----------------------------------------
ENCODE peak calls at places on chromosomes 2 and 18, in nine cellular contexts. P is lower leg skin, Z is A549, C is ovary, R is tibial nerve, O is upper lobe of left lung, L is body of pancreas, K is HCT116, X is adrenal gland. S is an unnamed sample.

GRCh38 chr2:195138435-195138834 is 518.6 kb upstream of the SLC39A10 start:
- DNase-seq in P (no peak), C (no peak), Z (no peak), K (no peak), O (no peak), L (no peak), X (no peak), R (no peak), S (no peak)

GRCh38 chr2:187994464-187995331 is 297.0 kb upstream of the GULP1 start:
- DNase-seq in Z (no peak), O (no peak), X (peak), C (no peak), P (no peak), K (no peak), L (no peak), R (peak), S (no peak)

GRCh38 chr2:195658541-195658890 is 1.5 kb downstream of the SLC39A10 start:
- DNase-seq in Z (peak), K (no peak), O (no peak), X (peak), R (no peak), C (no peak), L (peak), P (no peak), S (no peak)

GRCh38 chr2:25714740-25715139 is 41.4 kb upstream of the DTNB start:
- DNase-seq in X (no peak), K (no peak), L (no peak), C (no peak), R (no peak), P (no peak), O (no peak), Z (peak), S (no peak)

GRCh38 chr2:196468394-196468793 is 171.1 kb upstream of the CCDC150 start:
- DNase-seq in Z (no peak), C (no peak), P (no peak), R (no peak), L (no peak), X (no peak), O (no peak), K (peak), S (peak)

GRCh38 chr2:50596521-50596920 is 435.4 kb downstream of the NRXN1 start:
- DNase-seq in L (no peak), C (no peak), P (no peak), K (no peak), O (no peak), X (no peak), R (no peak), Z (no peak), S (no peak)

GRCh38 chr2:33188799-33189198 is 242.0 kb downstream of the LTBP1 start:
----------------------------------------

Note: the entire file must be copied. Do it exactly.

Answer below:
ENCODE peak calls at places on chromosomes 2 and 18, in nine cellular contexts. P is lower leg skin, Z is A549, C is ovary, R is tibial nerve, O is upper lobe of left lung, L is body of pancreas, K is HCT116, X is adrenal gland. S is an unnamed sample.

GRCh38 chr2:195138435-195138834 is 518.6 kb upstream of the SLC39A10 start:
- DNase-seq in P (no peak), C (no peak), Z (no peak), K (no peak), O (no peak), L (no peak), X (no peak), R (no peak), S (no peak)

GRCh38 chr2:187994464-187995331 is 297.0 kb upstream of the GULP1 start:
- DNase-seq in Z (no peak), O (no peak), X (peak), C (no peak), P (no peak), K (no peak), L (no peak), R (peak), S (no peak)

GRCh38 chr2:195658541-195658890 is 1.5 kb downstream of the SLC39A10 start:
- DNase-seq in Z (peak), K (no peak), O (no peak), X (peak), R (no peak), C (no peak), L (peak), P (no peak), S (no peak)

GRCh38 chr2:25714740-25715139 is 41.4 kb upstream of the DTNB start:
- DNase-seq in X (no peak), K (no peak), L (no peak), C (no peak), R (no peak), P (no peak), O (no peak), Z (peak), S (no peak)

GRCh38 chr2:196468394-196468793 is 171.1 kb upstream of the CCDC150 start:
- DNase-seq in Z (no peak), C (no peak), P (no peak), R (no peak), L (no peak), X (no peak), O (no peak), K (peak), S (peak)

GRCh38 chr2:50596521-50596920 is 435.4 kb downstream of the NRXN1 start:
- DNase-seq in L (no peak), C (no peak), P (no peak), K (no peak), O (no peak), X (no peak), R (no peak), Z (no peak), S (no peak)

GRCh38 chr2:33188799-33189198 is 242.0 kb downstream of the LTBP1 start: